Livestock for a livelihood
The state decided to employ girinka, which means “one cow to every poor family”. This policy attempted to address a severely impoverished and malnourished population by providing them with a means of income and food. The programme has also improved the country’s agricultural production. Furthermore, using manure as a natural fertiliser is a cost-cutting measure. It has even reduced the impact of rain on crops because of its purpose as an erosion-resistant agent. This particular property of manure benefits those who live in hilly areas since the soil often suffers rain-induced run-off. On the whole, girinka has not just advanced economically backward classes; it has also helped the environment.
A graded-up education system
Rwanda poured a great deal of money into constructing schools. The country ensured that education—with a primary focus on ICT education—was comprehensive and practical. They worked towards increasing enrollment in schools for all children. And it seems to have paid off: their primary school enrollment rate, as of 2022, sits at nearly 95%. However, they seem to have created a new problem—they have too many highly qualified personnel for too few jobs.
Gender equality regained
During the genocide, approximately 150,000 to 250,000 women were raped. Gender equality and the way society viewed women was something that Rwanda decided to address. The government has already laid out the goal in Rwanda Vision 2020. They wanted more women in both tertiary education and decision-making positions.
A clean slate means a clean state
Umuganda is the idea of community participation or “coming together in common purpose to achieve an outcome”. On the last Saturday of every month, all the citizens of Rwanda come together to participate in community work. This community participation could include cleaning an area, helping to construct something, or repairing public facilities.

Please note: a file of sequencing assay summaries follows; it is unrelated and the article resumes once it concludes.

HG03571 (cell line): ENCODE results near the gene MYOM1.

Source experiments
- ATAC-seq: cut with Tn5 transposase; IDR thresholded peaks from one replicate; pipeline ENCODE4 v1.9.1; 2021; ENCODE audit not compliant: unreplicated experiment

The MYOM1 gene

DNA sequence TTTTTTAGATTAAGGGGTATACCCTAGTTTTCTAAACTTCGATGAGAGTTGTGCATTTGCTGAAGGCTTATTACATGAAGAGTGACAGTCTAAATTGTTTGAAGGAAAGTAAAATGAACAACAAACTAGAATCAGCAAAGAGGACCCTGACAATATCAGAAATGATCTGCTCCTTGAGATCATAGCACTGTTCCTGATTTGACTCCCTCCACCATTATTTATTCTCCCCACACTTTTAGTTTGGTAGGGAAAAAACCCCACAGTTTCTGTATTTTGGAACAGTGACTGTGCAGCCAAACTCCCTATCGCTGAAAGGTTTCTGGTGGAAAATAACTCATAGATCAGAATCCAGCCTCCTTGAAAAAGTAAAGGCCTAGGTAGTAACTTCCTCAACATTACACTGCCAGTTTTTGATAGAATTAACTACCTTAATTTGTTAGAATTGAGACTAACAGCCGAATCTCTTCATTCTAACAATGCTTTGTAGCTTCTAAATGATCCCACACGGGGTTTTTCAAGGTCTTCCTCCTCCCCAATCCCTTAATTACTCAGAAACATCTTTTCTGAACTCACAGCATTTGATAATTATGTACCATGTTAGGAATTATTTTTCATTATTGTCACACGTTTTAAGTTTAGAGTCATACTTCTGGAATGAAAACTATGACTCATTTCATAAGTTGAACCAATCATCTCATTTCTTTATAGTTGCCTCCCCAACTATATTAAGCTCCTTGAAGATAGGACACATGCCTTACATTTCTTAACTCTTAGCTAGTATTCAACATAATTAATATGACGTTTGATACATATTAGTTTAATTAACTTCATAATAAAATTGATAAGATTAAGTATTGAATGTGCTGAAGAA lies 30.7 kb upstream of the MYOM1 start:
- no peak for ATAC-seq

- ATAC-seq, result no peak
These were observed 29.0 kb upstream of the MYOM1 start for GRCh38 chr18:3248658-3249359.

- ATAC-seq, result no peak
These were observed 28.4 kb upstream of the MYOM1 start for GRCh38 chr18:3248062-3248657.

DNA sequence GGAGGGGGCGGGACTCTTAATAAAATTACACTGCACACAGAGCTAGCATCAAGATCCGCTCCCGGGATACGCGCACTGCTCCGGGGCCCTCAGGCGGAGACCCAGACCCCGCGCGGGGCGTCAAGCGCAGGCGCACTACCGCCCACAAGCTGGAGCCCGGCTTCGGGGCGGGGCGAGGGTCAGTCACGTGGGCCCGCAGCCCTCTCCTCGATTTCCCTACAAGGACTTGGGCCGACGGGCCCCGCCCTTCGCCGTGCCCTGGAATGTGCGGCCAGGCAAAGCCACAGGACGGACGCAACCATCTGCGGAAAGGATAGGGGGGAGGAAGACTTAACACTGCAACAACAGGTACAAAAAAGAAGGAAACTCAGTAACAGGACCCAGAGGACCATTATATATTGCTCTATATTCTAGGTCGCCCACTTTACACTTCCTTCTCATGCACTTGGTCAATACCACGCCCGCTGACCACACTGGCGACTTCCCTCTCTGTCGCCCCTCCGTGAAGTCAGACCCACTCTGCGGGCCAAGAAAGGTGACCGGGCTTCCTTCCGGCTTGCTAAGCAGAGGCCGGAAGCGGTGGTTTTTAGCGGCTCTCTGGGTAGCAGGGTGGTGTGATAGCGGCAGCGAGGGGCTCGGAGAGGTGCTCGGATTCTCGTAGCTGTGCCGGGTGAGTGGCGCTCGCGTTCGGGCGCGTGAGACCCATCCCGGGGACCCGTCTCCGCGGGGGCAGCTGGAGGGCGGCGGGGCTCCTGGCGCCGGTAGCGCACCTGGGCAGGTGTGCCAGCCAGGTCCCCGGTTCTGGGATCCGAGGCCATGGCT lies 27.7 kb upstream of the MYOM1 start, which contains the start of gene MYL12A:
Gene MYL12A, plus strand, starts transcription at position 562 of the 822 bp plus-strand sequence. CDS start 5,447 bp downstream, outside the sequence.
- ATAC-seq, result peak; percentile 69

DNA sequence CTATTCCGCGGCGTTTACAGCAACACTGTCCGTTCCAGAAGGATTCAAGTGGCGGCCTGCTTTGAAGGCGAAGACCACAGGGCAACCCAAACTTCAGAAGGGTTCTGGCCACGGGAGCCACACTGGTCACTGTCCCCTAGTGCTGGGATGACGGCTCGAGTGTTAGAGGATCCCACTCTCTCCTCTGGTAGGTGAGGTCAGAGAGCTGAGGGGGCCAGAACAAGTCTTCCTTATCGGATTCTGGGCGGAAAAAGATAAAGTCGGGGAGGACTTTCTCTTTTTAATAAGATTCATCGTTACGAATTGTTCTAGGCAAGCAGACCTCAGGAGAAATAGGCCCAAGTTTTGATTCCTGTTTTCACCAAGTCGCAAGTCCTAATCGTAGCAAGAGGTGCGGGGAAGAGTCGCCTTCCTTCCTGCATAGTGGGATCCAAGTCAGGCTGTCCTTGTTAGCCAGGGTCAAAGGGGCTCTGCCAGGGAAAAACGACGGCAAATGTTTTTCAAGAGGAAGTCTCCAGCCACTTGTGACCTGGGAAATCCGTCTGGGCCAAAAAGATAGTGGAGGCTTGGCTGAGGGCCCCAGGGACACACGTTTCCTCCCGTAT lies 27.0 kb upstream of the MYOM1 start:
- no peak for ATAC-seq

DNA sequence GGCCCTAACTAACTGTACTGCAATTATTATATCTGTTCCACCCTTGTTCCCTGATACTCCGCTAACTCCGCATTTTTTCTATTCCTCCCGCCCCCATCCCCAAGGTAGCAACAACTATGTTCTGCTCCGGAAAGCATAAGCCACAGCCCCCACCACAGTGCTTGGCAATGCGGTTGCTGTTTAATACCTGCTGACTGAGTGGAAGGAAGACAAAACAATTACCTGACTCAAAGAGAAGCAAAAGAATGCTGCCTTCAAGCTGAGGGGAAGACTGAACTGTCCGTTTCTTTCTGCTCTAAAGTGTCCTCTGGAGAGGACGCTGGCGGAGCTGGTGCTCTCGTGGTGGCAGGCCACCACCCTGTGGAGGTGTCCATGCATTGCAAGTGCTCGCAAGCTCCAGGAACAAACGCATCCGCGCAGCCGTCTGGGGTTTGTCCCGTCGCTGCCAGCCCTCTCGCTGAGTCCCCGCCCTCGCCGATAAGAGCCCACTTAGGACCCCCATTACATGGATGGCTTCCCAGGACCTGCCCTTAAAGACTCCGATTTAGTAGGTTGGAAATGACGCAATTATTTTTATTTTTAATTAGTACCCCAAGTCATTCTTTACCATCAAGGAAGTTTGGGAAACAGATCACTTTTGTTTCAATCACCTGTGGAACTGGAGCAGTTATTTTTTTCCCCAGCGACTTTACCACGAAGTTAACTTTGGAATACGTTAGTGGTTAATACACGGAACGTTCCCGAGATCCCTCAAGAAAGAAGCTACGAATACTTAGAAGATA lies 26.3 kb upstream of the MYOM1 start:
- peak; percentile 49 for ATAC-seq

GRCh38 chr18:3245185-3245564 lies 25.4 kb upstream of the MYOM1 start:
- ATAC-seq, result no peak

Since it brings together all the people in one gathering, umuganda is a hub for communal bonding. First, neighbourhoods unite to discuss their lives and exchange stories. Afterwards, the people conduct a village hall meeting to discuss the region’s critical issues. The practice of umuganda was put on hold during the pandemic but has since resumed through popular demand.
When they say everybody, they mean everybody! From the President to an ordinary civilian, all those who can participate must do so. Failure to participate in umuganda can result in a fine.
Acknowledging what happened
Having implemented all these social programmes, the people of Rwanda realised something important. They needed to acknowledge the past to truly forgive, come together, and move forward as a country. There could be no avoiding the subject of the genocide. Any attempt to ignore or not talk about it would stunt the rebuilding process. And so the government established museums and monuments. They have been set up all over the country to inform and remind people of the terrible things that occurred.
Today, survivors of the genocide are still offered social benefits and subsidised living. In addition to rebuilding destroyed homes and infrastructure, Rwanda actively pursued peace efforts. It even became illegal to alter the facts of the genocide or to deny it altogether.